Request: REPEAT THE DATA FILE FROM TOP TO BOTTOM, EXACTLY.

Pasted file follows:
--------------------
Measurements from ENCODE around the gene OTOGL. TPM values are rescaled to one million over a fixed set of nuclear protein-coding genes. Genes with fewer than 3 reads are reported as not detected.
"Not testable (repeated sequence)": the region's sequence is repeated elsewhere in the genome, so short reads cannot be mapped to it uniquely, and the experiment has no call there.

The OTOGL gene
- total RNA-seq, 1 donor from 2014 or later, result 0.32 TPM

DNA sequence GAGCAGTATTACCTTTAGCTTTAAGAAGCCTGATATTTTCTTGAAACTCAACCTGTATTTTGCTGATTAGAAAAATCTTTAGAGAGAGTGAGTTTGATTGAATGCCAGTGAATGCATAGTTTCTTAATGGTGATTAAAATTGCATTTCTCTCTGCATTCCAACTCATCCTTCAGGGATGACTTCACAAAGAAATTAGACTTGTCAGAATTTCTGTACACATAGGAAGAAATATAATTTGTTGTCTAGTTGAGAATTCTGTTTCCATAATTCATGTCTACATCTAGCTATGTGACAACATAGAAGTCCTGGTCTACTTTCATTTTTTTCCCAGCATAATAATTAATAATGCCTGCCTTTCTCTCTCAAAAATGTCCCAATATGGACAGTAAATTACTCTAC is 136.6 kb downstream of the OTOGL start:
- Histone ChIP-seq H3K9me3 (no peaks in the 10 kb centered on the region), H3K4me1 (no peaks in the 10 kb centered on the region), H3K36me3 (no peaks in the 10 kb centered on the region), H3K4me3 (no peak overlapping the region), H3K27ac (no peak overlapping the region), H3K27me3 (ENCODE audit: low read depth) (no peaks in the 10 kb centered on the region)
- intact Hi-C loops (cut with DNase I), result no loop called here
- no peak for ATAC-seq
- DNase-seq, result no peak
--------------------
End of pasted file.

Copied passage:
Measurements from ENCODE around the gene OTOGL. TPM values are rescaled to one million over a fixed set of nuclear protein-coding genes. Genes with fewer than 3 reads are reported as not detected.
"Not testable (repeated sequence)": the region's sequence is repeated elsewhere in the genome, so short reads cannot be mapped to it uniquely, and the experiment has no call there.

The OTOGL gene
- total RNA-seq, 1 donor from 2014 or later, result 0.32 TPM

DNA sequence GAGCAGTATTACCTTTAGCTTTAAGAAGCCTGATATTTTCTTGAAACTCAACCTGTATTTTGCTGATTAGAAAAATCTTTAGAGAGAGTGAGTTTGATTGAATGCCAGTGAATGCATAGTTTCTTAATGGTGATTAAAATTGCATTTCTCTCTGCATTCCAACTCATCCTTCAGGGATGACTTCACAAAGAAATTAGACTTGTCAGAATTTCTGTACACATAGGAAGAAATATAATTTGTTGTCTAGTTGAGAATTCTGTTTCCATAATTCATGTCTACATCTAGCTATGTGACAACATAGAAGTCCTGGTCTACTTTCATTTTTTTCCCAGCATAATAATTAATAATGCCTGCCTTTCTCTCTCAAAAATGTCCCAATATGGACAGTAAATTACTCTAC is 136.6 kb downstream of the OTOGL start:
- Histone ChIP-seq H3K9me3 (no peaks in the 10 kb centered on the region), H3K4me1 (no peaks in the 10 kb centered on the region), H3K36me3 (no peaks in the 10 kb centered on the region), H3K4me3 (no peak overlapping the region), H3K27ac (no peak overlapping the region), H3K27me3 (ENCODE audit: low read depth) (no peaks in the 10 kb centered on the region)
- intact Hi-C loops (cut with DNase I), result no loop called here
- no peak for ATAC-seq
- DNase-seq, result no peak